Vitreoretinal surgery has advanced significantly over the past 15 years due to innovations in equipment, laser technology, fiberoptics and the introduction of vitreous substitutes such as purified silicone oil and perflourocarbon gases. These tools have enabled the vitreoretinal surgeon to improve visual function in a variety of diseases.
The current retinal and vitreous treatments have resulted in improved management of postoperative infections following cataract and glaucoma surgery. Removal of retained intraocular foreign bodies has been improved as well as management of complicated cataracts, dislocated intraocular lenses and dislocated cataract material into the vitreous cavity. Diagnostic vitrectomy has improved diagnosis of rare intraocular tumors. The surgical management of proliferative diabetic retinopathy, diabetic macular edema and vascular occlusive disease has improved the visual function of many patients who were once deemed inoperable and destined to blindness.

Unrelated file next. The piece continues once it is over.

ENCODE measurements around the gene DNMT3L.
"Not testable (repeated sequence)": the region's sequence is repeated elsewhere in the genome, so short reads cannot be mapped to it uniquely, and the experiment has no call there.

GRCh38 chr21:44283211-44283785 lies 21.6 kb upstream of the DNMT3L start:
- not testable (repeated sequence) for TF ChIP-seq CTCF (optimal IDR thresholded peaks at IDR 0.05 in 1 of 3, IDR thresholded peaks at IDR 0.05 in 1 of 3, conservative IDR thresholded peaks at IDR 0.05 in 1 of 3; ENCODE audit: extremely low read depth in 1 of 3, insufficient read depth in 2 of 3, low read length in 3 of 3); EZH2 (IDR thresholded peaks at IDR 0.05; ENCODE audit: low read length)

The surgical management of macular abnormalities such as full thickness macular holes, macular epiretinal membranes, and selected forms of macular degeneration are now possible. Many of these conditions may be treated with small-gauge or “suture-less” surgery.
The availability of intravitreal injections, argon, krypton, and dye laser technology has resulted in effective control of diabetic retinopathy, vascular occlusive diseases and the complications of premature birth. The treatment of retinal tears with laser and cryo provided an effective treatment for the prevention of retinal detachment.